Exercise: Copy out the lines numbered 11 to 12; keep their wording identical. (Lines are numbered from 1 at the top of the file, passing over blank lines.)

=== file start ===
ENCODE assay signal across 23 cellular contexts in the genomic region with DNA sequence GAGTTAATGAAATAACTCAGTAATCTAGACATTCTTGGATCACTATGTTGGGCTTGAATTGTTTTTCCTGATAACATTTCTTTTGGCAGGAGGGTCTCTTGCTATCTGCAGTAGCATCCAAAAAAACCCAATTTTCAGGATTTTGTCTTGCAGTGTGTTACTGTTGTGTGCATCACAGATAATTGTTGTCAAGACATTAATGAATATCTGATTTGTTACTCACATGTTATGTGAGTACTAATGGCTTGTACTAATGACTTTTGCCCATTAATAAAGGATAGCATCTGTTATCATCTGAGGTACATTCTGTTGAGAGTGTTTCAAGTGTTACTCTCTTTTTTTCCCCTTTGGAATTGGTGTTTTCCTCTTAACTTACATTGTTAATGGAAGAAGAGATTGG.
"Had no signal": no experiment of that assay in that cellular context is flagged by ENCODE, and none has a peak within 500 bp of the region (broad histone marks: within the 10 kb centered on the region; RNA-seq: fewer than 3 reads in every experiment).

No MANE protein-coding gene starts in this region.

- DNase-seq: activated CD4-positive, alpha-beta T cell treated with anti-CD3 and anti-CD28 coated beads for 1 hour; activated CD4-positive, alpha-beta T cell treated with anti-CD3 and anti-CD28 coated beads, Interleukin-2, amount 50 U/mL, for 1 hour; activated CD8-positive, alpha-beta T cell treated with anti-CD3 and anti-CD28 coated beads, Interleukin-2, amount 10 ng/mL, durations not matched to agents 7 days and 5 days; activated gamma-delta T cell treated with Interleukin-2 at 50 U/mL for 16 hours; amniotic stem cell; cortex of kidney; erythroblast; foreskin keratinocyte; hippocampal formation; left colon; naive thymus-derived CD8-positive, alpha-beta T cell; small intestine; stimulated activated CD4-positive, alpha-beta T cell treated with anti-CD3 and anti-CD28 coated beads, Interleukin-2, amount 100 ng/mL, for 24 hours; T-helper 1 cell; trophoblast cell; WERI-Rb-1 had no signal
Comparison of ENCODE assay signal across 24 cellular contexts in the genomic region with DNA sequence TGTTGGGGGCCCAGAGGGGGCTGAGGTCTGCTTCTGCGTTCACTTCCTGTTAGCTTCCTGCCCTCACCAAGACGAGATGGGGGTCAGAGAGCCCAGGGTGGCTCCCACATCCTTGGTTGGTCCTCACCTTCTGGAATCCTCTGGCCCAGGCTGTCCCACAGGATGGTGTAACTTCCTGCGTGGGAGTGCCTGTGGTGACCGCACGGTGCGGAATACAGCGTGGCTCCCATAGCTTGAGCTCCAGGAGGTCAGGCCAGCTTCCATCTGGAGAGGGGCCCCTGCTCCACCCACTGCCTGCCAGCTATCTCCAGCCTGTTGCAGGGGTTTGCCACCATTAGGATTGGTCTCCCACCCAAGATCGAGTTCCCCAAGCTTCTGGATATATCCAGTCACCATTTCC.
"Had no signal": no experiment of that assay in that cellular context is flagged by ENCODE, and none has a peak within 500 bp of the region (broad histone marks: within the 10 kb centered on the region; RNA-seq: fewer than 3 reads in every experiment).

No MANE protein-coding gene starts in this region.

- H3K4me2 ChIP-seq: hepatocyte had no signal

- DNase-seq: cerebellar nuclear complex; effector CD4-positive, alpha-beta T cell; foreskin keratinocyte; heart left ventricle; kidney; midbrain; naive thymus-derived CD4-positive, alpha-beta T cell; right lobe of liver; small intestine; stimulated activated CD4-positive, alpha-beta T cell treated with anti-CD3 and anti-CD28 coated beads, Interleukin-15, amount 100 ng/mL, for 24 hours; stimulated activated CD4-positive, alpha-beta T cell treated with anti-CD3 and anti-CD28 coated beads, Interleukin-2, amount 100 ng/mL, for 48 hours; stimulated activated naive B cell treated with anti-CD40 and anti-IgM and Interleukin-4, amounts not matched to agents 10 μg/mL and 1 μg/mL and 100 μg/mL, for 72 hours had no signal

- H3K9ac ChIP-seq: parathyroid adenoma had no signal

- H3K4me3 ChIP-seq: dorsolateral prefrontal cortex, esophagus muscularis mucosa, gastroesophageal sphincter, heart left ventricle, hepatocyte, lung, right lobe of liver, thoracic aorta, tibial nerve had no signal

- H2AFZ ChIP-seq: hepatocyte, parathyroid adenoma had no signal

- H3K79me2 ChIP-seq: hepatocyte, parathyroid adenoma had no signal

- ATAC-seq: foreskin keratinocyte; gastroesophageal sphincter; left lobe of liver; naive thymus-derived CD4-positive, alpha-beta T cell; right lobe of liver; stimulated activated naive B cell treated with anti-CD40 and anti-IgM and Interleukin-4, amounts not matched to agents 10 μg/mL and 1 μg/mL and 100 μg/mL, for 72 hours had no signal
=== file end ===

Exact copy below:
- H3K4me3 ChIP-seq: dorsolateral prefrontal cortex, esophagus muscularis mucosa, gastroesophageal sphincter, heart left ventricle, hepatocyte, lung, right lobe of liver, thoracic aorta, tibial nerve had no signal

- H2AFZ ChIP-seq: hepatocyte, parathyroid adenoma had no signal